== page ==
It’s been one week since a group of protesters ended their sit-in at Governor Steve Beshear’s office. A group of 14 protesters spent the weekend in Beshear’s office protesting the surface mining technique commonly called Mountaintop Removal. The sit-in ended with the annual I Love Mountains Day rally in Frankfort on the 14th.
Kentucky author Silas House was among the 14. An essay about the experience and mountaintop removal was published in Saturday’s New York Times.
The news media and the rest of the country typically think of mountaintop removal as an environmental problem. But it’s a human crisis as well, scraping away not just coal but also the freedoms of Appalachian residents, people who have always been told they are of less value than the resources they live above.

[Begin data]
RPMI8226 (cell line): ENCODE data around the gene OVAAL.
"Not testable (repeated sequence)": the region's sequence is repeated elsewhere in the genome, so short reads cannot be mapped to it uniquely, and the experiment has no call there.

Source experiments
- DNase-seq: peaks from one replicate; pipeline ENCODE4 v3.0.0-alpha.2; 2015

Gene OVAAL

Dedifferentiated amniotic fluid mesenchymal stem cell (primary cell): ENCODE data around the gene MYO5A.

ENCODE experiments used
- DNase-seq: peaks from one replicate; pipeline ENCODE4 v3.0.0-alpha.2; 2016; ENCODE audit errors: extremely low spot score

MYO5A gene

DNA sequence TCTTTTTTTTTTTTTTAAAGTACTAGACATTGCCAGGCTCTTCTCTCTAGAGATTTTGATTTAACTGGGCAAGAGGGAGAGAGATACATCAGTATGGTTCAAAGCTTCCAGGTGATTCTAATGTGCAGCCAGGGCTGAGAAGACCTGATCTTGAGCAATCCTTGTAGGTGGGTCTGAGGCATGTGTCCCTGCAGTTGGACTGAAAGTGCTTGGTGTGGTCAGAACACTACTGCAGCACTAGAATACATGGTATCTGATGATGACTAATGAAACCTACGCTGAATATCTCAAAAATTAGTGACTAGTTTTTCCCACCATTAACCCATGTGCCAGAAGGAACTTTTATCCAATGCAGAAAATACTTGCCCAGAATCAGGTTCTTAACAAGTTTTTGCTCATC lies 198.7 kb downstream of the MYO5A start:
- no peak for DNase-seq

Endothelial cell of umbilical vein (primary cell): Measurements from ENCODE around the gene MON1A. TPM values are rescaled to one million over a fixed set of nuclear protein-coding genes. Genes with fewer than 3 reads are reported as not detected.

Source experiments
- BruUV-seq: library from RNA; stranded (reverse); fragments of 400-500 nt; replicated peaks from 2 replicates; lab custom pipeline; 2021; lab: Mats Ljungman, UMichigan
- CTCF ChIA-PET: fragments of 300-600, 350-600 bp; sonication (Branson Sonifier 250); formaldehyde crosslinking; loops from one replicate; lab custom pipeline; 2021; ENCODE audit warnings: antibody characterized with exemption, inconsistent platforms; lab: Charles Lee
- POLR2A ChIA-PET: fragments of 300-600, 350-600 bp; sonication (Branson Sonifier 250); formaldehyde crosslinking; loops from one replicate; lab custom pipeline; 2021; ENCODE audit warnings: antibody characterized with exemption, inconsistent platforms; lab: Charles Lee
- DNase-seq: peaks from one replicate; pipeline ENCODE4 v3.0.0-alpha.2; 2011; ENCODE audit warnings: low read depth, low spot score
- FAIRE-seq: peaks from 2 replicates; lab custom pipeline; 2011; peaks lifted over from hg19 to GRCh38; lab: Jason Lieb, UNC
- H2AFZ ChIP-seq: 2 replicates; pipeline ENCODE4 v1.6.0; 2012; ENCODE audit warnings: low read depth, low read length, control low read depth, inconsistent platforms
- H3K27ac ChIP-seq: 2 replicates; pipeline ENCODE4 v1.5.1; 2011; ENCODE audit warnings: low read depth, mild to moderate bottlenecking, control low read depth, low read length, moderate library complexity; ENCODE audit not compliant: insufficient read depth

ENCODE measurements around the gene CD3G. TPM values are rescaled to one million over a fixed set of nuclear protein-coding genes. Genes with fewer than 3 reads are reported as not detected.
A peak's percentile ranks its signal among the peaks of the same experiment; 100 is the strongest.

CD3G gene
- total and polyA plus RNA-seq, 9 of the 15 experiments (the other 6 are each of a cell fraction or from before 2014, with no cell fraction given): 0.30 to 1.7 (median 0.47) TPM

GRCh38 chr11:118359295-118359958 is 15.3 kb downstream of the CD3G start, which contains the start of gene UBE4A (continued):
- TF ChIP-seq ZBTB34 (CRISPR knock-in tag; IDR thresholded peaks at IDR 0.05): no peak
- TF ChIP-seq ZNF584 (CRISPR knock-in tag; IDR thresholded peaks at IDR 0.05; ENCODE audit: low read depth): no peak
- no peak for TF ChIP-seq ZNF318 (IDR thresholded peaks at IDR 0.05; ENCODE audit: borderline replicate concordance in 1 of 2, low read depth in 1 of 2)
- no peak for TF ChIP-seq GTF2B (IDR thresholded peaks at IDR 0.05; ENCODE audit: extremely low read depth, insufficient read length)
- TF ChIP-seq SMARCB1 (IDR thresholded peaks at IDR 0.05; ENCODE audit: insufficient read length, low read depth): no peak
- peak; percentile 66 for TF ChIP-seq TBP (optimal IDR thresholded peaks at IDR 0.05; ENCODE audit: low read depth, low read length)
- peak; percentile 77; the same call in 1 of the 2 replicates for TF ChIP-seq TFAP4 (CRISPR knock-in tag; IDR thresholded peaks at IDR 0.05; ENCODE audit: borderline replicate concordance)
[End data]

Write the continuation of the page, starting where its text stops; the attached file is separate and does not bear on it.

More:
A few days after the rally, the U.S. House of Representatives voted on a spending bill that weakens the federal government’s ability to regulate mountaintop removal, though the bill may not pass the Senate.
The House debate over EPA spending overlapped with the state Senate’s Natural Resource and Energy Committee vote to declare Kentucky a “sanctuary state” that’s exempt from EPA regulation. That legislation also faces an uncertain future.